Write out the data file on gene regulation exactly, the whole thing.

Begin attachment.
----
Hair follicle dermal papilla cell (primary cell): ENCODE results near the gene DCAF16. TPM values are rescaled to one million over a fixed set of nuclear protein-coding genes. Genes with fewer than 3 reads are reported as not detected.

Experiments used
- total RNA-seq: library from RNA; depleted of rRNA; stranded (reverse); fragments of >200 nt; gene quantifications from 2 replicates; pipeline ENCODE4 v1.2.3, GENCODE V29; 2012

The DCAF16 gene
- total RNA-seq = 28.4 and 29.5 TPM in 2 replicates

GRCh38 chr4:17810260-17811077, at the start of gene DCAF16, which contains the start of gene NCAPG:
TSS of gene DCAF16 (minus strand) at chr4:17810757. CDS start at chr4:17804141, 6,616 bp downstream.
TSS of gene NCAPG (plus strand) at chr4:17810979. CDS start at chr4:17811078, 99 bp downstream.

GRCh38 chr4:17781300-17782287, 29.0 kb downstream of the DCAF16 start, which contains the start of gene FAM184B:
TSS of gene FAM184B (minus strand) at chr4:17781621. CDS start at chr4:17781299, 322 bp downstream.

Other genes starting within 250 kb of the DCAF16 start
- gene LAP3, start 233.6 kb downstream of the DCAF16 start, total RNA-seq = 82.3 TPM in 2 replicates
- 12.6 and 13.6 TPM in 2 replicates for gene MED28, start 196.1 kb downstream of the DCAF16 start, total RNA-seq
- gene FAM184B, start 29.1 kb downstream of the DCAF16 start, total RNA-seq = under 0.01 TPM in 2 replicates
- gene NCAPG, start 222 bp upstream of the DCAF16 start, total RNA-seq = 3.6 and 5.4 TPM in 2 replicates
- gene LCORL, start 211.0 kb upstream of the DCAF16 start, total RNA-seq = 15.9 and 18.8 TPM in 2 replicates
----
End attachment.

Hair follicle dermal papilla cell (primary cell): ENCODE results near the gene DCAF16. TPM values are rescaled to one million over a fixed set of nuclear protein-coding genes. Genes with fewer than 3 reads are reported as not detected.

Experiments used
- total RNA-seq: library from RNA; depleted of rRNA; stranded (reverse); fragments of >200 nt; gene quantifications from 2 replicates; pipeline ENCODE4 v1.2.3, GENCODE V29; 2012

The DCAF16 gene
- total RNA-seq = 28.4 and 29.5 TPM in 2 replicates

GRCh38 chr4:17810260-17811077, at the start of gene DCAF16, which contains the start of gene NCAPG:
TSS of gene DCAF16 (minus strand) at chr4:17810757. CDS start at chr4:17804141, 6,616 bp downstream.
TSS of gene NCAPG (plus strand) at chr4:17810979. CDS start at chr4:17811078, 99 bp downstream.

GRCh38 chr4:17781300-17782287, 29.0 kb downstream of the DCAF16 start, which contains the start of gene FAM184B:
TSS of gene FAM184B (minus strand) at chr4:17781621. CDS start at chr4:17781299, 322 bp downstream.

Other genes starting within 250 kb of the DCAF16 start
- gene LAP3, start 233.6 kb downstream of the DCAF16 start, total RNA-seq = 82.3 TPM in 2 replicates
- 12.6 and 13.6 TPM in 2 replicates for gene MED28, start 196.1 kb downstream of the DCAF16 start, total RNA-seq
- gene FAM184B, start 29.1 kb downstream of the DCAF16 start, total RNA-seq = under 0.01 TPM in 2 replicates
- gene NCAPG, start 222 bp upstream of the DCAF16 start, total RNA-seq = 3.6 and 5.4 TPM in 2 replicates
- gene LCORL, start 211.0 kb upstream of the DCAF16 start, total RNA-seq = 15.9 and 18.8 TPM in 2 replicates